Rawlings and Chappelle have been friends for decades and Rawlings was a regular on “Chappelle’s Show,” best known as the host and for creating characters like Ashy Larry.
Much of his newer material will pop up at Mable House in Mableton July 17. (Tickets are $49 to $80 at Ticketmaster.com).
And in the interim, he snagged a slot during the Netflix is a Joke Festival in late April/early May with Snoop Dogg’s “friends” set. The special came out on Netflix a few weeks ago and he snagged 10 minutes of airtime.
Rawlings said it was nice to see peers like Mike Epps, who shot the Starz show “Survivor’s Remorse” in Atlanta and Katt Williams, who was banned from his former residence of Hall County in 2016 for getting in trouble one too many times. But fraternizing wasn’t his aim while taping with Snoop.
“I wasn’t there to have fun,” he said. “I was on a mission to go up there and light it up. It’s a teaser and makes people want to see more of your work.”
He wasn’t even part of the original lineup Snoop Dogg put together. He texted Snoop directly. “I want in,” he texted Snoop. “I got you,” Snoop texted back with a “Black fist” emoji.
A man jumped on stage during a taping and tried to tackle Chappelle while the comic was on stage during the festival. Chappelle escaped unscathed while the dude got beat up by security and was hospitalized.
“Dave handled it well,” Rawlings said. “You have to turn lemons into lemonade. I fear for the safety of my friend and comedy in general. But we have to move on. I considered that an isolated incident.”
Not that he himself hasn’t been roundly heckled and occasionally jumped on stage in his early days. “I’ve thrown punches,” he said. “I was young and broke. I didn’t have to worry about corporate sponsors or the money I could lose.”
Rawlings, 53, was part of the same generation of Black comics who spent a lot of time at the Buckhead Uptown Comedy Corner (which is now located in Hapeville). His friend Earthquake, who is headlining the Mable House show, once had an ownership stake in that club.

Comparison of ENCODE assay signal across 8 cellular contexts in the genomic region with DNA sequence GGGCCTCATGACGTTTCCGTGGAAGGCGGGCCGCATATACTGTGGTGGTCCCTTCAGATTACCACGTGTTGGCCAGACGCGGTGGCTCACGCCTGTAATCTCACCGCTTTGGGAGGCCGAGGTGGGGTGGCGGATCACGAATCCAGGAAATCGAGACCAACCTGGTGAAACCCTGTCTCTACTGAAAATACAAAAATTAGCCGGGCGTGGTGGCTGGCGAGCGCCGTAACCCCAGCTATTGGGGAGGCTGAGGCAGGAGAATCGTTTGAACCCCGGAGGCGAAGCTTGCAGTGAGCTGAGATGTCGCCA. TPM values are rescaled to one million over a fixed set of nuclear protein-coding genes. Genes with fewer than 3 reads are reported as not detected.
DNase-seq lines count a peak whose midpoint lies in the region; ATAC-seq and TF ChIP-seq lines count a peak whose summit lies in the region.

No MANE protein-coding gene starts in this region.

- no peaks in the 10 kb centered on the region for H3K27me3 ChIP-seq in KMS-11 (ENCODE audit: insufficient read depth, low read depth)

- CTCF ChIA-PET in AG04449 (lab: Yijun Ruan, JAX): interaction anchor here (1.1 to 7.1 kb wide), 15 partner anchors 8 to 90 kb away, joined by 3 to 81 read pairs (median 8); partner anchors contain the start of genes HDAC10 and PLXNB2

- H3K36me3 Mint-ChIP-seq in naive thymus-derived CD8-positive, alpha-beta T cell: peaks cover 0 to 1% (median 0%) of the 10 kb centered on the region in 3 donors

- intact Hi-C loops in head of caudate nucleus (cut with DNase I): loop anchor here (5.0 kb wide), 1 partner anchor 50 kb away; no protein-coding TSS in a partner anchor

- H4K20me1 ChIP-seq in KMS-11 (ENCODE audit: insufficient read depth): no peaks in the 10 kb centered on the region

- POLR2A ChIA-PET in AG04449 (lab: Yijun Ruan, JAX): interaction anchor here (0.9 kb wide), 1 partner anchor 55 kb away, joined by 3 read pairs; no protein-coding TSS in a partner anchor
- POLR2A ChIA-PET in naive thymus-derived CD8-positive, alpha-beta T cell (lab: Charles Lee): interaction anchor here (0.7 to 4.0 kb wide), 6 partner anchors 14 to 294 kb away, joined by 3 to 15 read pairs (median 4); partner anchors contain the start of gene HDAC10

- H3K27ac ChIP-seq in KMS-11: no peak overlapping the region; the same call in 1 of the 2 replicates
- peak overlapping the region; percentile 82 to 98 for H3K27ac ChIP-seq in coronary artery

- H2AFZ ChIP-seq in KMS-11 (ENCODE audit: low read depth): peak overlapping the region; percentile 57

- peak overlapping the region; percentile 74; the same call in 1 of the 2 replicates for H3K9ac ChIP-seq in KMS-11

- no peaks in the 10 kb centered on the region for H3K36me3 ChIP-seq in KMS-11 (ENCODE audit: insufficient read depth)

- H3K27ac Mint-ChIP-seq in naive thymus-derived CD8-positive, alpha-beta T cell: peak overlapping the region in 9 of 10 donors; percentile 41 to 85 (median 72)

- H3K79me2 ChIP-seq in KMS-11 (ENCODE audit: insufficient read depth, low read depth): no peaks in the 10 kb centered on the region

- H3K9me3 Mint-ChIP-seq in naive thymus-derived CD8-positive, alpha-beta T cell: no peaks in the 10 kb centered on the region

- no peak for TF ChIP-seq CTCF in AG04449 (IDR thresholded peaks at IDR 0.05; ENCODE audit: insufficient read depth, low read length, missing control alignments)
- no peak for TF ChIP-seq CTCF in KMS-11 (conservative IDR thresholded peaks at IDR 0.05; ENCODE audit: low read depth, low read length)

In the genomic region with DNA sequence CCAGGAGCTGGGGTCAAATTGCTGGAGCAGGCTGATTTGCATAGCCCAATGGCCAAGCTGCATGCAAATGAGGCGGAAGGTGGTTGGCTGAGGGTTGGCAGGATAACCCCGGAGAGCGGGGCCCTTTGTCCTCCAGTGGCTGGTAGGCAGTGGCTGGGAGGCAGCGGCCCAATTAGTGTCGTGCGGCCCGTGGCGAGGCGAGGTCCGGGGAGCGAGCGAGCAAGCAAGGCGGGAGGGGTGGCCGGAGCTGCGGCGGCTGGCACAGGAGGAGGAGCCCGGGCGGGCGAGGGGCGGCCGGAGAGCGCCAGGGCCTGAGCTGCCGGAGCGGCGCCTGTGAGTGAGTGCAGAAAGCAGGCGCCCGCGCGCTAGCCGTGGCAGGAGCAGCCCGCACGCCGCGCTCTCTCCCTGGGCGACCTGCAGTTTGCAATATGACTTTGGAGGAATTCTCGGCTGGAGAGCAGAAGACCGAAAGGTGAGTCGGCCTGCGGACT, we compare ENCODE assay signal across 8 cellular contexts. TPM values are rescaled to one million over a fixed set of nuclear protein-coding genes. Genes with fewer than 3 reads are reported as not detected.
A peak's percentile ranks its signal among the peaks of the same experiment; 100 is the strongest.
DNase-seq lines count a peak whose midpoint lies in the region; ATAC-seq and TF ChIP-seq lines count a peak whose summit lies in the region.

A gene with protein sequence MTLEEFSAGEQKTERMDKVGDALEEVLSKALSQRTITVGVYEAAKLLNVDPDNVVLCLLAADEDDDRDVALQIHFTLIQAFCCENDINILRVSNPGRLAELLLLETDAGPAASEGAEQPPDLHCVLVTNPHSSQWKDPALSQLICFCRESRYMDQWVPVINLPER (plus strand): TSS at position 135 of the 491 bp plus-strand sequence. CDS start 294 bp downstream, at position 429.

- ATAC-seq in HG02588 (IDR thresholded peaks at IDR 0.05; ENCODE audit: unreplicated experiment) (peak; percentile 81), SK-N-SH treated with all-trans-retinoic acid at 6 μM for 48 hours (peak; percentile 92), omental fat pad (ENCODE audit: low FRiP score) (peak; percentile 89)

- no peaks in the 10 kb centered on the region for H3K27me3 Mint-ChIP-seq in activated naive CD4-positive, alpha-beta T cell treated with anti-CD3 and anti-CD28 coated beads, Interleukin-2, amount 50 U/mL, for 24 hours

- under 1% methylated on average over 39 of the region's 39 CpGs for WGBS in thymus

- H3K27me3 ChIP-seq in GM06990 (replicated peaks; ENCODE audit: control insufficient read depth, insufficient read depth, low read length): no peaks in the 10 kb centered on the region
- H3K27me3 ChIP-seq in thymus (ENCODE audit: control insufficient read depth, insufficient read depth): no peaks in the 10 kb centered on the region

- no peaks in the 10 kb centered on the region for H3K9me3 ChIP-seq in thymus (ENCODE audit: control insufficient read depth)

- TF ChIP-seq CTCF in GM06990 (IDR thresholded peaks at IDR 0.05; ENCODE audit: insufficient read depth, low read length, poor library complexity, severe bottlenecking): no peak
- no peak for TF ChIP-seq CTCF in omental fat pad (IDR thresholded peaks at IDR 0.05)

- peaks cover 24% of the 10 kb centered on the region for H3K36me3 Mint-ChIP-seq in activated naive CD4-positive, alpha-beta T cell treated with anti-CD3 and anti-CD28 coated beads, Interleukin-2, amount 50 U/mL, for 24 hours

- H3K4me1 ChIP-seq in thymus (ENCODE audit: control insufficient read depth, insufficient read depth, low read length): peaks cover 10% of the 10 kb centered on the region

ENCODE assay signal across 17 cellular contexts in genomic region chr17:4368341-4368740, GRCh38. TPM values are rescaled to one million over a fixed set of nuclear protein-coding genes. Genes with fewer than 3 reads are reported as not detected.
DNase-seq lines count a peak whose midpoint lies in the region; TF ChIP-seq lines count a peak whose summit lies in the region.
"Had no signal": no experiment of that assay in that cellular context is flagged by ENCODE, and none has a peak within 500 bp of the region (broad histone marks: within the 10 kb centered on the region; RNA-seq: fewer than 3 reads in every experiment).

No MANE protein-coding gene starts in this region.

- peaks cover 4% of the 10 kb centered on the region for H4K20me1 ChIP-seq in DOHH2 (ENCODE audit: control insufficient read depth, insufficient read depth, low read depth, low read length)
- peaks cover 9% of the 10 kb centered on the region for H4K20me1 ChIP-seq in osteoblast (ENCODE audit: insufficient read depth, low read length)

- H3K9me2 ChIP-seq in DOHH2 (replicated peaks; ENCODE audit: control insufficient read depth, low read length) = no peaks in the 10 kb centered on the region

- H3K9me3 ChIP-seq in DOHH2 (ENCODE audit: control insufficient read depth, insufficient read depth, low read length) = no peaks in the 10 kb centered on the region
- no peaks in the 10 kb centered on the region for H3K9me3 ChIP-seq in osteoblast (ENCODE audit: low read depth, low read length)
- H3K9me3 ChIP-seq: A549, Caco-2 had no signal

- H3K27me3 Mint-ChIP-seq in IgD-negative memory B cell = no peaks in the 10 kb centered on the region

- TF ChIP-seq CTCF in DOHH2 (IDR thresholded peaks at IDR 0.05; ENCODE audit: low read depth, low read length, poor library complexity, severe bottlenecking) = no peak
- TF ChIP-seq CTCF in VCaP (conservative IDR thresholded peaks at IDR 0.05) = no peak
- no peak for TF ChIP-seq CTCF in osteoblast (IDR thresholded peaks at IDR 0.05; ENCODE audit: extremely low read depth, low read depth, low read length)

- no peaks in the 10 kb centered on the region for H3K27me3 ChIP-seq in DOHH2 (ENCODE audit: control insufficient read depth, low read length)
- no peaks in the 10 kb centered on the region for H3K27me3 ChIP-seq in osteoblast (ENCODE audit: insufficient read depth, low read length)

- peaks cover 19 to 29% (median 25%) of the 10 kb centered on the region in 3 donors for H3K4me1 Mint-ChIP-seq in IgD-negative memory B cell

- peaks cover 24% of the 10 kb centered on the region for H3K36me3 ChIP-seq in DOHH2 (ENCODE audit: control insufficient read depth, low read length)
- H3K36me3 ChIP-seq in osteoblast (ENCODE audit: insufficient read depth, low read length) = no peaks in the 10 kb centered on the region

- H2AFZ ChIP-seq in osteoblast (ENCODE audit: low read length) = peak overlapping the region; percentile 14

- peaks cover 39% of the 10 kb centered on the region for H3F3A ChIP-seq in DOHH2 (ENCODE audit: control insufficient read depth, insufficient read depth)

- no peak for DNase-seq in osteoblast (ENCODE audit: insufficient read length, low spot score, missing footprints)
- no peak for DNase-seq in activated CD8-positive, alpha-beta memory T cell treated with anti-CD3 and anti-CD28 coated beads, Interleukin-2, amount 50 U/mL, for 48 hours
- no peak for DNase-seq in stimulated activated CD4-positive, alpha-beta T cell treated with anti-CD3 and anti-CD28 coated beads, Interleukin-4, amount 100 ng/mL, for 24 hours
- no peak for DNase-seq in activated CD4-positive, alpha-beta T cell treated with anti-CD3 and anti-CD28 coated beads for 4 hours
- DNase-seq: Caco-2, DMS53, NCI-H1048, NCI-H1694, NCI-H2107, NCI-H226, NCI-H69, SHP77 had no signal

“Earthquake is one of the funniest [expletives] out there,” Rawlings said. “We are from the DMV [the Washington D.C. area]. We don’t sugarcoat things. It was always a healthy competition that brought the best out of both of us.”
Rawlings said he never stops working on being funnier. “I don’t peak,” he proclaimed. “I’m never going to peak. I’m going to die first. I’ve been doing this 30 years. I feel I’m getting better and better. I’m killing it right now.”
And like almost every other comic out there, he has his own podcast called “The Donnell Rawlings Show.” “It’s a way to stay relevant and connect with your fan base,” he said. “But you don’t have to try hard to stay relevant if you’re funny.”
And as an older father with a six year old, he said he works with more purpose now. “For many years, I never was working for anything other than to make some family member or some chick happy,” he said. “Now with my son, nothing else matters. I’m now responsible for cultivating someone’s brain.”
IF YOU GO
Earthquake with Donnell Rawlings
7 p.m. Sunday, July 17. $49-$80, Mable House Amphitheatre, 5239 Floyd Road SW, Mableton. www.ticketmaster.com